Lethbridge Herald, The (Newspaper) - November 14, 1972, Lethbridge, Alberta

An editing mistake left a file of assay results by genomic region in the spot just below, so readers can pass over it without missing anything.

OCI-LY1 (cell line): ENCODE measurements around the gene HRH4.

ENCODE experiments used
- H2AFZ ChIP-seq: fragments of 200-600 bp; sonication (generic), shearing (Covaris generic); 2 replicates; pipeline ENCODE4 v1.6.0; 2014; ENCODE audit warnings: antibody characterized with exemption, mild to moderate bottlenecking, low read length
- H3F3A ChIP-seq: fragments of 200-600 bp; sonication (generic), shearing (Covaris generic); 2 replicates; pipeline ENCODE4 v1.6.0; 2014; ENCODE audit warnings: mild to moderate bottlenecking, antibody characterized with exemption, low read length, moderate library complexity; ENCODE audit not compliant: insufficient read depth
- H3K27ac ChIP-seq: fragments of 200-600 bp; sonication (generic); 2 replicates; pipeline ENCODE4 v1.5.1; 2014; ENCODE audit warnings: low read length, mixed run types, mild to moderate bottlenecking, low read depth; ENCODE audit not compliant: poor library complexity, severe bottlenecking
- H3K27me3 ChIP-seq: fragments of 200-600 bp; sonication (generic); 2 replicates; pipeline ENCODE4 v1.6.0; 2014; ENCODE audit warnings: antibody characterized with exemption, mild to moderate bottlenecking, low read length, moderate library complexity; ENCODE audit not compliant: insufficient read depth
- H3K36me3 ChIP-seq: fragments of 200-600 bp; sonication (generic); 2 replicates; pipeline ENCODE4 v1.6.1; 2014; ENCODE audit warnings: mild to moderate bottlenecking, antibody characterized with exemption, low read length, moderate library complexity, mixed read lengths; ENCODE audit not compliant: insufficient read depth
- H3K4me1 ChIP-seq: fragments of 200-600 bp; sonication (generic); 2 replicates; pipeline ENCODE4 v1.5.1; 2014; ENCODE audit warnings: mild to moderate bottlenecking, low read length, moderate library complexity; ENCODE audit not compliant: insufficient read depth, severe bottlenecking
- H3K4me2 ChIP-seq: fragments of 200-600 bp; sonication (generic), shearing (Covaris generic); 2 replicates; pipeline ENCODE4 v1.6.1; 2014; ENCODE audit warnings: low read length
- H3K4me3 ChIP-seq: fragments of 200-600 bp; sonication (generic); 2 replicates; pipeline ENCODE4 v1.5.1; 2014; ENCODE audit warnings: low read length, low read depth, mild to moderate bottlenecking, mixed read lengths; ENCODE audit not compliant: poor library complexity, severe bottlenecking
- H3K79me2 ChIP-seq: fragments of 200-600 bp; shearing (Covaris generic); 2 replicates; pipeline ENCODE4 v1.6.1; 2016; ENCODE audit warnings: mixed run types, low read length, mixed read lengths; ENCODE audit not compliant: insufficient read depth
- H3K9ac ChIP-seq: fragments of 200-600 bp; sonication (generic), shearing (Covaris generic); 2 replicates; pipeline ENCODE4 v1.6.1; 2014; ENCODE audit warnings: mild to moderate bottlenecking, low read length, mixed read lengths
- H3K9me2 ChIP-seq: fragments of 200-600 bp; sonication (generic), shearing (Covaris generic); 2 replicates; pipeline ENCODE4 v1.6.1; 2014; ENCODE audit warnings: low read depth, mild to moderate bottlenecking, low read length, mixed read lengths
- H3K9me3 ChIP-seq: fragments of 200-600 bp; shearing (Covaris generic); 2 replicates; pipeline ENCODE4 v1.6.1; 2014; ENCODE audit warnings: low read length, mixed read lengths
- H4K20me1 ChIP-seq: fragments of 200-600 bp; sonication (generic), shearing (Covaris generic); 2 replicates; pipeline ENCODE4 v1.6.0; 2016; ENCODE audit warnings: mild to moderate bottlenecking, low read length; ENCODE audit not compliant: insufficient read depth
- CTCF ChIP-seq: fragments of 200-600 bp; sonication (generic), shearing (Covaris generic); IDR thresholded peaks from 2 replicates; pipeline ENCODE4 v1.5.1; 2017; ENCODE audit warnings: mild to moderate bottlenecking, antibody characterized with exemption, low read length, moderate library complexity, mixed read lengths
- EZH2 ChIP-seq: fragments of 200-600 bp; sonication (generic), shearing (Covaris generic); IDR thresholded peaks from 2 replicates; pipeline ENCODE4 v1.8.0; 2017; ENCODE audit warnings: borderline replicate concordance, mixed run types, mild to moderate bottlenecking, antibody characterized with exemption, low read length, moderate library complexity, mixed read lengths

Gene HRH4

4 THt LFTHMIDGf HEMID TuoAiy, M, 1973- Wesley feedlot first of type in Western Canada By R1C SWIHART of Tlic lli-rald Western Canada's largest pri- vale fully automated feedlot has been opened mi the G. R. Wesley Farm at Granum. Lethbridge's new Member of Tjirliament Ken Hurlburl offi- cially opened the head feedlot which features two 600- ton forage silos at the centre of (he operation. The feedlot was designed by Mr. Wesley and Wayne Mor- rtad, southern AJberta represen- tative for Alberta Harvestore Feeding Systems Ltd. which handles the huge silos. The key to the operation is Oiat one man can control the feed preparation and feeding process alone through a series of buttons and dials in a main control area. Located adjacent to the (arm buildings five miles north of Granum, the 80-foot tall silos make Impressive skyline. These units are designed to take any form of livestock feed from grain to roughage. In all instances, the feed Is blown to the top of the struc- ture hy large fans through a pipe. The silo is constructed of steel fused to glass This allows for maximum air tightness and prohibits rust. A feature of the silo which was built in because of the air tightness factor Is a series of three balloons or air bags which keep the atmospheric pressure Identical inside and out. Healthy The average Canadian throws mil worth of meat from every order. Most of this is because he doesn't know how to buy or cook the products he buys to make them taste the way he expects. MANITOU Manltou was the most popu- lar wheat variety grown on the prairies in 1972. A survey conducted by t h e Saskatchewan, Alberta and Manitoba Wheat Pools said one third of the 17.6 million acres Reeded to bread wheat was of the Manitou variety. Neepawa wheat was close behind with 31 per cent of the total. The third major variety nas Thatcher, accounting for 13.9 per cent They are ruing from the ceil-- Ing with hoses attached to holes in the lop. As the heal inside expands the pressure, the bal- loons deflate. In cold weather, they inflate. This keeps the silo from exploding in hot weather and being crushed in cold wea- ther. It is done to keep oxygen from coming in contact with the feed inside the silo. The feed is taken out of the silo from the bottom. A sweep arm rotates at the bottom and an augre along the length of the sweep brings the feed In the opening. This assures that the first feed into the silo is the first feed out. In the ease of the Wesley feedlot, the feed falls to the first stage conveyor belt. One of the silos feeds the conveyor belt from outeide and this por- tion is covered. The feed then falls onto an electronic weighing device. Im- mediately ahead of the weigh- ing device, rolled grain falls on the forage feed. An augre takes the combination up toward the corrals and supplements are added automatically, if needed. A grain tank above the weigh- ing device supplies the rolling machine. The grain is then raised to surge tank for a constant supply to the convey- or belt. The mixed ration proceeds out of the mixing house via a conveyor to the corrals arrang- ed in n semicircle radiating from a focal point where the conveyor belt pivots to serve all pens. The movement of the convey- or bell which directs the ration to the pens is also controlled by the panel of switches. Another1 conveyor belt carries the feed out to the central por- tion of the pens along the fence dividing the six corrals. A brush which can be turned eith- er direction, sweeps the ration off the conveyor belt to the cor- ral selected by the operator on either side of the Ml. Cattle needing special rations can be fed those rations pro- grammed for diem by the sel- ection of the operator. Mr. Hurlburt said he is glad to see the Initiative shown by Mr. Wesley in establishing the facility. He feels this type of operation will become more Im- portant u> the livestock indus- try in Canada as more produc- ers start Mensive cow call operations AUTOMATED FEEDIOT The layout of the head automated feedlol 01 Granum. MP Ken Hurlburt talks the system with owner Gordon Wesley during the offkiol opening. Some ot the 200 persons wtvo attended the official opening discusa the pros and cons of the new tyslfrm. Steer prices remain low Choice steer prices couM re- main weak during the Belt month, but they are unlikely to go below 1971 price levels of fjl or J32 a hundredweight, gayi the Alberta department of culture's marketing economM Roy Hurnanen. The volume of live cattle Im- ports from the United has been lower than lost year. Imports, says Mr. Hurnanen, should not be a problem for the remainder of the y e a r unless the American cattle market turns extremely weak. With the recent weakness In finished cattle prices, feeders are expected to experience some downward pressure. Also, replacement cattle prices usu- ally move down f om June through November. This yew's calf crop Is expected to provide a heavy fall run of replacement cattle as a result of lire beef cow build-up of recent years. Canadian fed cattle market- ings, as indicated by choice and good are up by seven per cent so far this year. Cow slaughter during the first half of 1972 was about two per cent higher than during the same pe- riod last year. Total cattle slaughter hag shown a 2.5 per cent increase. The demand (or beef bm weakened recently compered with the exceptionally strong demand experienced earlier this year. Mr. Hurnanen ports this weakness to be tem- porary, providing retail outlets lower their prices in response to the lower live cnttlc prices of the past two months. From a long-term point of view, higher consumer incomes, more people working and m Improved total economic out- look should keep the demand ttrong, he eeys.